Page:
Recent developments in noradrenergic neurotransmission and its relevance to the mechanism of action of certain antihypertensive agents.
This report reviews a number of significant developments in the fields of noradrenergic transmission and adrenergic receptors which suggest that, in addition to the classical postsynaptic adrenoceptors, there are also presynaptic adrenoceptors that help modulate the release of norepinephrine (NE) from peripheral as well as central noradrenergic nerve endings during nerve stimulation. In particular, stimulation of presynaptic alpha-adrenoceptors reduces this release of transmitter and the reverse is observed after blockade of these receptors. Clearcut pharmacological differences exist between the postsynaptic alpha 1-adrenoceptors that mediate the responses of certain organs and the presynaptic alpha 2-adrenoceptors that modulate the NE release during nerve stimulation. Therefore, subclassification of alpha-adrenoceptors into alpha 1 and alpha 2 subtypes is warranted but must be considered to be independent of the anatomical location of these receptors. Some noradrenergic nerve endings have also been shown to possess beta-adrenergic receptors, the stimulation of which increases the quantity of transmitter released by nerve impulses. Physiologically, these receptors could be activated by circulating epinephrine (E) and be involved in essential hypertension. A third type of catecholamine receptor found at the noradrenergic nerve ending is the inhibitory dopamine (DA) receptor, which might be of significance in the development of new antihypertensive agents. Application of these new concepts of noradrenergic neurotransmission and the subclassification of alpha-adrenoceptors to the treatment of hypertension is presented. Clonidine, for example, appears to be a potent alpha 2-adrenoceptor agonist; the central receptor involved in its antihypertensive action is pharmacologically an alpha 2-type but located postsynaptically. Clonidine also induces activation of peripheral presynaptic alpha 2-adrenoceptors, which might contribute to its cardiovascular action. The antihypertensive effects of alpha-methyldopa are related to the formation of alpha-methylnorepinephrine, a preferential alpha 2-adrenoceptor agonist, which can stimulate peripheral presynaptic alpha 2-adrenoceptors leading to a decrease of NE release and a reduction in sympathetic tone. Prazosin is a new antihypertensive agent the mechanism of action of which involves a selective blockade of postsynaptic alpha 1-adrenoceptors. This drug does not antagonize several effects of clonidine that are mediated via alpha 2-adrenoceptors. The mechanisms presently considered to account for the antihypertensive activity of beta-adrenoceptor blocking agents are numerous. It is proposed that blockade of peripheral presynaptic facilitatory beta-adrenoceptors could be of significance in the antihypertensive action of these drugs.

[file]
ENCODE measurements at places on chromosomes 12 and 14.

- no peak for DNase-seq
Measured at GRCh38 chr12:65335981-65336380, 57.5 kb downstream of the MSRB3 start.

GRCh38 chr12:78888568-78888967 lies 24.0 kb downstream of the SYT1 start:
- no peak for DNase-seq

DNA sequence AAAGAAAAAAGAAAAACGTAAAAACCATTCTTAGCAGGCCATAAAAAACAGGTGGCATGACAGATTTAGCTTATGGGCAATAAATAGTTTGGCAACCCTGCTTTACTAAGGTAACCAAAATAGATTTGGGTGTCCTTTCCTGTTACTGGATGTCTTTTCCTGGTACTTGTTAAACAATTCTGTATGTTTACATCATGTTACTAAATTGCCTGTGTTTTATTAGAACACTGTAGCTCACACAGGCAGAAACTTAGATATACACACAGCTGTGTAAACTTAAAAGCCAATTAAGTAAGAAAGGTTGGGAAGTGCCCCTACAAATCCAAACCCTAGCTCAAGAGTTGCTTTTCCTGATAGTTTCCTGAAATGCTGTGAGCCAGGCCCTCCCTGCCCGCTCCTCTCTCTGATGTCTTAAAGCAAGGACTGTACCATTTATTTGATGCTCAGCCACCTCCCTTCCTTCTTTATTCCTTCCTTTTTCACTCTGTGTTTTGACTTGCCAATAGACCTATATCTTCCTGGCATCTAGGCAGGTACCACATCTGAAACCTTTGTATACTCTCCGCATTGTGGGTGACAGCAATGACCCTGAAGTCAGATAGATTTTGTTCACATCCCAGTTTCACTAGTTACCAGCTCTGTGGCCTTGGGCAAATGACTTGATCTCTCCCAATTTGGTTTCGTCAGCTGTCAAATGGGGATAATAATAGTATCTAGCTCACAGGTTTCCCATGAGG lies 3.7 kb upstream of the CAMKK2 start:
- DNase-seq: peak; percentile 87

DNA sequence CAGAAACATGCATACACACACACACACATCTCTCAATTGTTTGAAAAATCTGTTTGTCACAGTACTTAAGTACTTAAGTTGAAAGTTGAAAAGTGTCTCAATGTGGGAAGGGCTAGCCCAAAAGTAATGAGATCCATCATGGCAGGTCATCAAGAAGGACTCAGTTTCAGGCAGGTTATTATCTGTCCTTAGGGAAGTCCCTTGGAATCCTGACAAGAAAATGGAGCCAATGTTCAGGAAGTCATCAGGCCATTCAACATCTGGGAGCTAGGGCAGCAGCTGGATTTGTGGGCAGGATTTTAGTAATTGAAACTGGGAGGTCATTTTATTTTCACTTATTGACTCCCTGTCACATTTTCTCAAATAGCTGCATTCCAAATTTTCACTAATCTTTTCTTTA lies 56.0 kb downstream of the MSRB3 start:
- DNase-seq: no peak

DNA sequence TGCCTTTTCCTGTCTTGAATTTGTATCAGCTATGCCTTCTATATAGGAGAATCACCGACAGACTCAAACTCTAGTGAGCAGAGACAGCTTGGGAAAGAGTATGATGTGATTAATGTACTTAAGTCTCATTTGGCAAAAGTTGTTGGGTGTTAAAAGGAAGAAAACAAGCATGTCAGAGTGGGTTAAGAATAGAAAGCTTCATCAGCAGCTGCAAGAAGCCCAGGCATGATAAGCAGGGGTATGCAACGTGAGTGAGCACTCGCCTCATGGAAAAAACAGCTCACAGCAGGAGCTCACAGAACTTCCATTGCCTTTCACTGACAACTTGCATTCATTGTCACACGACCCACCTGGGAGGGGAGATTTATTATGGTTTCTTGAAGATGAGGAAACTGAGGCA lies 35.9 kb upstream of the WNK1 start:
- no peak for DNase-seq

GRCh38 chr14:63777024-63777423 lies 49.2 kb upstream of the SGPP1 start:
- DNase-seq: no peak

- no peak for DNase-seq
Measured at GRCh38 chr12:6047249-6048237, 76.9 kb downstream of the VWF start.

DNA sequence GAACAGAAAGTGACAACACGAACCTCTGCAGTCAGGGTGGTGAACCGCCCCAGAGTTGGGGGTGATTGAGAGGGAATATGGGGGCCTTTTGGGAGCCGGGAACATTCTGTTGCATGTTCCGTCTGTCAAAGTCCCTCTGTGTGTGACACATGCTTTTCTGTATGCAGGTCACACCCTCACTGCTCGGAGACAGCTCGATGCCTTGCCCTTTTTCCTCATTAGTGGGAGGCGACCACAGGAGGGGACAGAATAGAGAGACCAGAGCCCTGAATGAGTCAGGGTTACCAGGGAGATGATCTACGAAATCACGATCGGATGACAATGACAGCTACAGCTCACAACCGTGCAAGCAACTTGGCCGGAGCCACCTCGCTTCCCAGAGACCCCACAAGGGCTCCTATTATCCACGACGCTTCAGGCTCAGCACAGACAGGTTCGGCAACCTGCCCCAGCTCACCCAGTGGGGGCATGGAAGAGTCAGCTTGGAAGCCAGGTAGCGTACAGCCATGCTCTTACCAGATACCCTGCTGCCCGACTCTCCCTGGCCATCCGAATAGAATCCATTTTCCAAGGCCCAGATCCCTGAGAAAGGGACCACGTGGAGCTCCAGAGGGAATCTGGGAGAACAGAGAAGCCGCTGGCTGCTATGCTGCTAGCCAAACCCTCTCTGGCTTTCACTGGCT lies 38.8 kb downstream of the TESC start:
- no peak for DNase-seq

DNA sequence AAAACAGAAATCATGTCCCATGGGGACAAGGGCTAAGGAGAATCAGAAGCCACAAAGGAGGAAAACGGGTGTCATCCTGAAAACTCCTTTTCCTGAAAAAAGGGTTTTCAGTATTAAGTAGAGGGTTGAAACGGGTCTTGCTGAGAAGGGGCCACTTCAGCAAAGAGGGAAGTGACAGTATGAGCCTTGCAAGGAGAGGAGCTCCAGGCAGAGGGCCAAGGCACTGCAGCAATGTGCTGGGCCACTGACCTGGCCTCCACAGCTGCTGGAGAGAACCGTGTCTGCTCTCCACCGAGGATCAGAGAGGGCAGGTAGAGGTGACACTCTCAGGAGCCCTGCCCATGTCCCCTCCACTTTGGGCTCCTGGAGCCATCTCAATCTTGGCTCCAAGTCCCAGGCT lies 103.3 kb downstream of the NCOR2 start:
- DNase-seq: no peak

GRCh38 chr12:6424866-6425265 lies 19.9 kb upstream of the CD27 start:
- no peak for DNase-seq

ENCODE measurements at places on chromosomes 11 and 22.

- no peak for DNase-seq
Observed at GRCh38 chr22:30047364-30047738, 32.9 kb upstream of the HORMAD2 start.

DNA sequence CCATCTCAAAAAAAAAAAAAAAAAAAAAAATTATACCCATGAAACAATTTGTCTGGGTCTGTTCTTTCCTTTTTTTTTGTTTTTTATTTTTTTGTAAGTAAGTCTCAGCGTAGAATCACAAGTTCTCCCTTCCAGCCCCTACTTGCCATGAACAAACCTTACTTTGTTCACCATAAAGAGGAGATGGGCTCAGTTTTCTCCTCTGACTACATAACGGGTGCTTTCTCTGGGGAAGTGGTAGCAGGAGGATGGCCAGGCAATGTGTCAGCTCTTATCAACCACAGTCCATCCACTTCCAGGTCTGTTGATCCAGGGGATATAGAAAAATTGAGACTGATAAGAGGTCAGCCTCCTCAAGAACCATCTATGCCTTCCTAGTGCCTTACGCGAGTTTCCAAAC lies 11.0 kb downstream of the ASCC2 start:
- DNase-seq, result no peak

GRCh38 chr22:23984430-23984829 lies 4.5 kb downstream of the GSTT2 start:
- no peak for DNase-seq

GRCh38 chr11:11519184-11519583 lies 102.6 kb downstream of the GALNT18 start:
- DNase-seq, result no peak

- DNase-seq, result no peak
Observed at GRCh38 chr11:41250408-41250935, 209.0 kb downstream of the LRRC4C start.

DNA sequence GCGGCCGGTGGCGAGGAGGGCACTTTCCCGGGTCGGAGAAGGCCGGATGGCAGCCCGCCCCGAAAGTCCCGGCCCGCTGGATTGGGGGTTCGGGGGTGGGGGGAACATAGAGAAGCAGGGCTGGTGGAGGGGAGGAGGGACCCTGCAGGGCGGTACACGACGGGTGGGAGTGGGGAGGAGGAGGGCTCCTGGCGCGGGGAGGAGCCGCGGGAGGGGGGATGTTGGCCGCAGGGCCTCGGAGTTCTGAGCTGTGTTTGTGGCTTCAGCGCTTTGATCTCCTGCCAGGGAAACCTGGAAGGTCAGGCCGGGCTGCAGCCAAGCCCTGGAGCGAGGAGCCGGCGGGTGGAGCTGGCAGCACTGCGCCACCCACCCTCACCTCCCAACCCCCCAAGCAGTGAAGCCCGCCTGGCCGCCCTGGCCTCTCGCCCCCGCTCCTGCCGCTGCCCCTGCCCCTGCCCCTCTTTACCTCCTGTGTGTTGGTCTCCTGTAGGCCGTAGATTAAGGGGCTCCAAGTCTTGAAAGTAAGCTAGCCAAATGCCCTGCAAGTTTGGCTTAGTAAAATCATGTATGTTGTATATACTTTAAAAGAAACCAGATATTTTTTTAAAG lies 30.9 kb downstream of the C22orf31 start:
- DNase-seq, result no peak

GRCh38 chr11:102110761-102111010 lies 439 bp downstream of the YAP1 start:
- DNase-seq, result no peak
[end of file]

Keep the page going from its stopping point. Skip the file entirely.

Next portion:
- Copyright © 1980 by American Heart Association